Door gaskets -- whether on a car, refrigerator or even a sliding patio door -- are subject to drying out, rotting or cracking over time. Gaskets prone to weather extremes, such as those on car doors, can age even more quickly if not properly maintained. Lubricating these gaskets with petroleum jelly or weather stripping lubricant will help prolong their lives, keeping them flexible and able to seal properly for years to come
Wipe down the entire door gasket using a sponge dipped in clean soapy water. Wipe until all dust, dirt or other particles have been removed. Rinse with a clean damp sponge. Dry the gasket using paper towels.
Apply a grease-based lubricant, such as petroleum jelly, by dipping a paper towel into the container, then rubbing the lubricant onto the door gasket. Coat the entire gasket thoroughly, wiping excess off one area and onto another. If using a spray lubricant, carefully spray down the entire gasket, making sure the liquid gets into the folds of the gasket as well, if the gasket has folds.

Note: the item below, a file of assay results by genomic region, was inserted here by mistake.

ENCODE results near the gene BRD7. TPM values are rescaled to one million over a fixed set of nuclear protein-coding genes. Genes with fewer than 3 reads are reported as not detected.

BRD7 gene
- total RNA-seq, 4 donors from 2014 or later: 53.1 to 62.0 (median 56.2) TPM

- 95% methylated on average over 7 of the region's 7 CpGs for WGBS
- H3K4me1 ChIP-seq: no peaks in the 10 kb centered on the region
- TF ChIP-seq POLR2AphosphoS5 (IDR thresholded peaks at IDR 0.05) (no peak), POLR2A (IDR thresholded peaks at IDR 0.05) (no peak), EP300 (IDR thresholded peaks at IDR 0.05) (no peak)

Repeat Step 2 for all the other exposed gaskets -- for instance, the other doors and trunk if you are working on a car, or the freezer door if you are working on a refrigerator.
Repeat the cleaning and lubing process once a year, or more often if dealing with a gasket exposed to the elements.
Things You Will Need
Petroleum jelly or weatherstrip lubricant
While maintaining a door gasket, look around for other things that may have gaskets as well. Lube them all and let that be a routine, so you can be sure every gasket potentially needing lubrication has been lubricated.
Consult the manual of your refrigerator, car or whatever other items feature door gaskets to learn the manufacturer's recommendations for gasket lubrication.
If a gasket on a refrigerator door or freezer is stiff, cracked and clearly not sealing the way it used to, the gap is a source of energy loss. Replace the gasket to help cut energy costs. Cracked door gaskets on vehicles can also be replaced.